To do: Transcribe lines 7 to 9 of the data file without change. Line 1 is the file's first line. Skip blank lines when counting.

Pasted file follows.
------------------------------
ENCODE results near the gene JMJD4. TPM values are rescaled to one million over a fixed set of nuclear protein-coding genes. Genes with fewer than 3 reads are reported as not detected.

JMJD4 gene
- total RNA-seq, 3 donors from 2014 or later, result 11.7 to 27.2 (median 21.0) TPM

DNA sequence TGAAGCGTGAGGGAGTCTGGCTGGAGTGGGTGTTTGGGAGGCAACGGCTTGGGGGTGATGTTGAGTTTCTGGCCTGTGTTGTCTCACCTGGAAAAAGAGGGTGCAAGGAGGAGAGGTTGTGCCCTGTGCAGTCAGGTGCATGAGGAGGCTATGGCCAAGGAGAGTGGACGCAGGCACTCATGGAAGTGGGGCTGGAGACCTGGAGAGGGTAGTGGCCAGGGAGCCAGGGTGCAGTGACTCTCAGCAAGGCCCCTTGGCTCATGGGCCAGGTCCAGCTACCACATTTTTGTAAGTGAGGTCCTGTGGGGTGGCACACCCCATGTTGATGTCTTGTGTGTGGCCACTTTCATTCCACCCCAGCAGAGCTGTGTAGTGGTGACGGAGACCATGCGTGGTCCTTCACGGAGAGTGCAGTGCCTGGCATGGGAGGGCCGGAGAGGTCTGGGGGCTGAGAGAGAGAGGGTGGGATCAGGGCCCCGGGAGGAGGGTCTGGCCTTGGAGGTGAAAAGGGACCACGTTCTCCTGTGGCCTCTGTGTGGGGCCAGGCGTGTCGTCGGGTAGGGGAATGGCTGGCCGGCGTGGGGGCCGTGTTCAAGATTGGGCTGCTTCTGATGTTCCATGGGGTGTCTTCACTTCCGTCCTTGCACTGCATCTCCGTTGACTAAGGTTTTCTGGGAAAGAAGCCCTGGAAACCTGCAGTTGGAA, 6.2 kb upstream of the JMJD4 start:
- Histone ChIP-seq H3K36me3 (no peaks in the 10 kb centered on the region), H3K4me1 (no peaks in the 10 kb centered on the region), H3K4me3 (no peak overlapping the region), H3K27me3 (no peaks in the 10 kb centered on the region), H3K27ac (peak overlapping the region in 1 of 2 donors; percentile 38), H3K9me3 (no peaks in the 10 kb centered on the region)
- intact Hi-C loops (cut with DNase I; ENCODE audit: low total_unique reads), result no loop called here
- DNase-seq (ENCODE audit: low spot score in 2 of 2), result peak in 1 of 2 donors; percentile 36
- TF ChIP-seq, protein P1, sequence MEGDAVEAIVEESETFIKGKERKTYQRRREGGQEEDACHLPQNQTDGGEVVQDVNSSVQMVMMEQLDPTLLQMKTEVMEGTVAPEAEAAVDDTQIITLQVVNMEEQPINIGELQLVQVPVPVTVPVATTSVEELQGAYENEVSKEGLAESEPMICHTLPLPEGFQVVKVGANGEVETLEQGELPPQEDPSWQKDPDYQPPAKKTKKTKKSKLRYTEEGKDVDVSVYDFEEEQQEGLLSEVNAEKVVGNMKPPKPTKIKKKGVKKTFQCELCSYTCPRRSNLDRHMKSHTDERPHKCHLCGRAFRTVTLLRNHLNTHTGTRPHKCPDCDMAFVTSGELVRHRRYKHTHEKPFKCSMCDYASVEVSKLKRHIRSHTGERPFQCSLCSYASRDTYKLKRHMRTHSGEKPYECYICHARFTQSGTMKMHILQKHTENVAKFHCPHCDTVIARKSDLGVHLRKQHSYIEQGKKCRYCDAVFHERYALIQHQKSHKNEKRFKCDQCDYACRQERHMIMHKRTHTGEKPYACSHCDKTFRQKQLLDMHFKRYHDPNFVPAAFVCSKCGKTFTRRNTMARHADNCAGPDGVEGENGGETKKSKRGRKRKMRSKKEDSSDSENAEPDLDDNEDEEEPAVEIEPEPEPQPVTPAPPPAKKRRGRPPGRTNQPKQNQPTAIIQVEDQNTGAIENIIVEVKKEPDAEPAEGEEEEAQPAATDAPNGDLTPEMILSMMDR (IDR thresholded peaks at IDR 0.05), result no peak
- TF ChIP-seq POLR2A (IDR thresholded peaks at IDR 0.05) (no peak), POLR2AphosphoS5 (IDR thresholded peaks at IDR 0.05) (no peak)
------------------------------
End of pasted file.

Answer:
- DNase-seq (ENCODE audit: low spot score in 2 of 2), result peak in 1 of 2 donors; percentile 36
- TF ChIP-seq, protein P1, sequence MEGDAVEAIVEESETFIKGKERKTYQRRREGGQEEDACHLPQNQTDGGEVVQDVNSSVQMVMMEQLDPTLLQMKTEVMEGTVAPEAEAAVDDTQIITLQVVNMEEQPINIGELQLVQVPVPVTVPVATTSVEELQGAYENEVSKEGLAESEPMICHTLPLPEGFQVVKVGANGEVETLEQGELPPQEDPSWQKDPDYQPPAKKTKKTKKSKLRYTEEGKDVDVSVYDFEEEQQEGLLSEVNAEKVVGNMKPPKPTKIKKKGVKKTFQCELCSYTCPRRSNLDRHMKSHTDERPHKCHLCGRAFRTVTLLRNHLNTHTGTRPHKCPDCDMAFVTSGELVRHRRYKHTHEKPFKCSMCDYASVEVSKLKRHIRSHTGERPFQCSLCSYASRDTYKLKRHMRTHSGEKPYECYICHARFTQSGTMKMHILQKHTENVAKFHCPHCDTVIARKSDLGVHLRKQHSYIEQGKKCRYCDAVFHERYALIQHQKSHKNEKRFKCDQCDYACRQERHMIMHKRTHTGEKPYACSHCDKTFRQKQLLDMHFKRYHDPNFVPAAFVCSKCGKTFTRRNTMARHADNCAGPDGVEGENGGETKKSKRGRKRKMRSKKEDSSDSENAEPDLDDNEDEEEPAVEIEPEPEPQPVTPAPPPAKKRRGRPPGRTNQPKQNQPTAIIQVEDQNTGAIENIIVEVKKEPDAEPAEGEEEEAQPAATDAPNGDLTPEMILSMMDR (IDR thresholded peaks at IDR 0.05), result no peak
- TF ChIP-seq POLR2A (IDR thresholded peaks at IDR 0.05) (no peak), POLR2AphosphoS5 (IDR thresholded peaks at IDR 0.05) (no peak)